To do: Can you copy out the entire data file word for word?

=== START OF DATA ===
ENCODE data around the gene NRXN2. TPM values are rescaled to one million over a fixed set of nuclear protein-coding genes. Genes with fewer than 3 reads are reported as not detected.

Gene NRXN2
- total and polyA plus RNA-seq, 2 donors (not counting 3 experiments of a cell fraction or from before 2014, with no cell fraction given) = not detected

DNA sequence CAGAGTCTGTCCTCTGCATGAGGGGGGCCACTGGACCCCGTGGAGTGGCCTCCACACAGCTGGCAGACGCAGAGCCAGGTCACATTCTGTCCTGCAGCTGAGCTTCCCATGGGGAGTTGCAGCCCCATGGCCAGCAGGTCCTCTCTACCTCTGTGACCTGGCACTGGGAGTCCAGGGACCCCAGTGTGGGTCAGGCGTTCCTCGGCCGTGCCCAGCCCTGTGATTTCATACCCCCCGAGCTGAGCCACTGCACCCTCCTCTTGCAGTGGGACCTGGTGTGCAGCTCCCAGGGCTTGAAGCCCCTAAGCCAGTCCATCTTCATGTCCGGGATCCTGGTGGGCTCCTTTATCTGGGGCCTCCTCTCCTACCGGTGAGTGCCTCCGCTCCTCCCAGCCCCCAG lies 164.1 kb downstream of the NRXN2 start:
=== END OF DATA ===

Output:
ENCODE data around the gene NRXN2. TPM values are rescaled to one million over a fixed set of nuclear protein-coding genes. Genes with fewer than 3 reads are reported as not detected.

Gene NRXN2
- total and polyA plus RNA-seq, 2 donors (not counting 3 experiments of a cell fraction or from before 2014, with no cell fraction given) = not detected

DNA sequence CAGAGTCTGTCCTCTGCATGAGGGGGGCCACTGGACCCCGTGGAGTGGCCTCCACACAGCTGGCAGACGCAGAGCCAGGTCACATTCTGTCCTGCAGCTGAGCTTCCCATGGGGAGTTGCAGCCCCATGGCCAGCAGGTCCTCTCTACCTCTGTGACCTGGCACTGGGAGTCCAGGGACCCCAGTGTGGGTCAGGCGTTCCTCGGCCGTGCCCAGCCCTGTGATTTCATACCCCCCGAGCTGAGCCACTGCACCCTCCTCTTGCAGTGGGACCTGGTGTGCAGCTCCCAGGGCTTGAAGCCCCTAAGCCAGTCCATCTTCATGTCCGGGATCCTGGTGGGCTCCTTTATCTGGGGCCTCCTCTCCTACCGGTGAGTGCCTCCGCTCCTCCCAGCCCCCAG lies 164.1 kb downstream of the NRXN2 start: